You may have come across the term SEO if you’re new to the worlds of business or marketing. If you feel that it will benefit your career to know the basics of what SEO means and what it is used for, then this guide is for you.
This is not an in-depth guide on how to do SEO, but a no-nonsense introduction for beginners who don’t want to feel out of their depth when the term comes up at work.
Let’s get started.
What does SEO stand for?
SEO stands for Search Engine Optimisation.
But what does that mean?
When you search for something on Google or a similar search engine, you normally click on the top few results, don’t you?
SEO is all about businesses trying to optimise their websites so they appear in those first few search results. The higher they are up in the search engine results, the more visitors they will get to their websites and the more profit they will eventually make.
Traffic: The amount of visitors a website gets
Ranking: How high or low a website appears in a list of search engine results
So how do you get your website to rank highly in search results?
To understand this, you first need to understand how we find anything on the internet. Don’t worry, it’s not as complicated as it sounds. Think of the internet as a huge, unmapped jungle full of information – every website in existence and all of their individual pages. Without search engines we wouldn’t be able to find any of the information we need. To help make sense of it all, search engines like Google send out crawlers (it helps to think of them like little robots), which crawl around the internet using links to hop from page to page and recording them on a database. This is called the search engine index.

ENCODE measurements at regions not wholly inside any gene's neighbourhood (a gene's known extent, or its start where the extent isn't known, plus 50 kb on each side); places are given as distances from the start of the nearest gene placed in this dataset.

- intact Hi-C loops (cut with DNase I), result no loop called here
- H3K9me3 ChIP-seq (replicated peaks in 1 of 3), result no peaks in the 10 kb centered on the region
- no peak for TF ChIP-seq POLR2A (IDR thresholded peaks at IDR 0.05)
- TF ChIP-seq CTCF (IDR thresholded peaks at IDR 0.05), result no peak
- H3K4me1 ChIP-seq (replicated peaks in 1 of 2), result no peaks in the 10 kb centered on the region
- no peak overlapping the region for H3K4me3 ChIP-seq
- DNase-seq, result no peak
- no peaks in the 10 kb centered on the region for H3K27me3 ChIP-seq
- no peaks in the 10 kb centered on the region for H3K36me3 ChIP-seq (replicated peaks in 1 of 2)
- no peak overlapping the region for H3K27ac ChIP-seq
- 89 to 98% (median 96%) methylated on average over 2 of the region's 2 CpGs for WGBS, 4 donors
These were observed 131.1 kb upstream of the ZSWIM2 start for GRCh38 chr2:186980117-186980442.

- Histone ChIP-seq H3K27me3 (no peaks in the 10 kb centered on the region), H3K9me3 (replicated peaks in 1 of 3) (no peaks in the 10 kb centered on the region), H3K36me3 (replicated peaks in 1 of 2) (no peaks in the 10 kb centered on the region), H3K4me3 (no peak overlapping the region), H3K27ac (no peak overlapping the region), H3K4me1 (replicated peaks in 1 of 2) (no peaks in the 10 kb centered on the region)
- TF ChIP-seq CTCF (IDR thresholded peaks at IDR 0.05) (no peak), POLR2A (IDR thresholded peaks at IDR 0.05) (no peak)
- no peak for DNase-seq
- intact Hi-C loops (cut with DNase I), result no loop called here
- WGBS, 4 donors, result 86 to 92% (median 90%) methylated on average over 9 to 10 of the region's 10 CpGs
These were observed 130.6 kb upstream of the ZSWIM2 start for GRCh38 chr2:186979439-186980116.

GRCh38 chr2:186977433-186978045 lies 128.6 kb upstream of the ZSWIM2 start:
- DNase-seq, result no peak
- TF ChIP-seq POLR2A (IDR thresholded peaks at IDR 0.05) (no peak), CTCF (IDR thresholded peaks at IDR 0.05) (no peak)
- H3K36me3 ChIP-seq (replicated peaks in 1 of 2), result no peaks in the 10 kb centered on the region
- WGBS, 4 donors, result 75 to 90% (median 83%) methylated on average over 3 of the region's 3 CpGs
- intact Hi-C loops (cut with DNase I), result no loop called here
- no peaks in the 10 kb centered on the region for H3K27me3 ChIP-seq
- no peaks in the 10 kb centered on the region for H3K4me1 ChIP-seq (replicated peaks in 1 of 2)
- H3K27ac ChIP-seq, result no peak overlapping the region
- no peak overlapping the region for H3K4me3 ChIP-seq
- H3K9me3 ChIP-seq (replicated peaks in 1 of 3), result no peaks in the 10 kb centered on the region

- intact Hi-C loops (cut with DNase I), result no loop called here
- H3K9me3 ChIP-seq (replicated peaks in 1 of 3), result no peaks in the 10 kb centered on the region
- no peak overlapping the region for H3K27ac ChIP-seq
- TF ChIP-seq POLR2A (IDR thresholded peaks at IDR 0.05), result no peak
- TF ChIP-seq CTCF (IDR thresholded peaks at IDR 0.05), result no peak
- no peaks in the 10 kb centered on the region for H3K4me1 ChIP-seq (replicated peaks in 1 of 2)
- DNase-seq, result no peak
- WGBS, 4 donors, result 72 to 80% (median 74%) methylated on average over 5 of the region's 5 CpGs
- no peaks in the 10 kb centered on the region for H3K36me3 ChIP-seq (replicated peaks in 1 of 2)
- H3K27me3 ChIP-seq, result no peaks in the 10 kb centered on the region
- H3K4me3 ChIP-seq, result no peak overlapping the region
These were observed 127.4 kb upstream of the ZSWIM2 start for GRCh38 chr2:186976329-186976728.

Web Crawler: A program that methodically and automatically browses the World Wide Web, one page at a time.
Indexing: The process of recording crawled web pages on the search engine index. The crawler records not only the link of the page, but all the words on the page and their location within that page.
Then what happens?
After the content has been extracted and stored on the search engine index, this information can then be interpreted and sorted by the search engine algorithm to decide where in the search engine results that web page should appear.
Wait, what’s the search engine algorithm?
The algorithm is basically a set of criteria that each search engine uses to decide how each web page compares to similar web pages and whether it has more value or usefulness to the person searching.
These algorithms are hugely complicated and always evolving as the internet evolves and grows along with it. But it all boils down to two factors:
1. Relevance – is the webpage relevant to the search?
2. Popularity – how popular is your site or page?
Next time, we’ll explore the basics of SEO strategy – what businesses can do to increase their rankings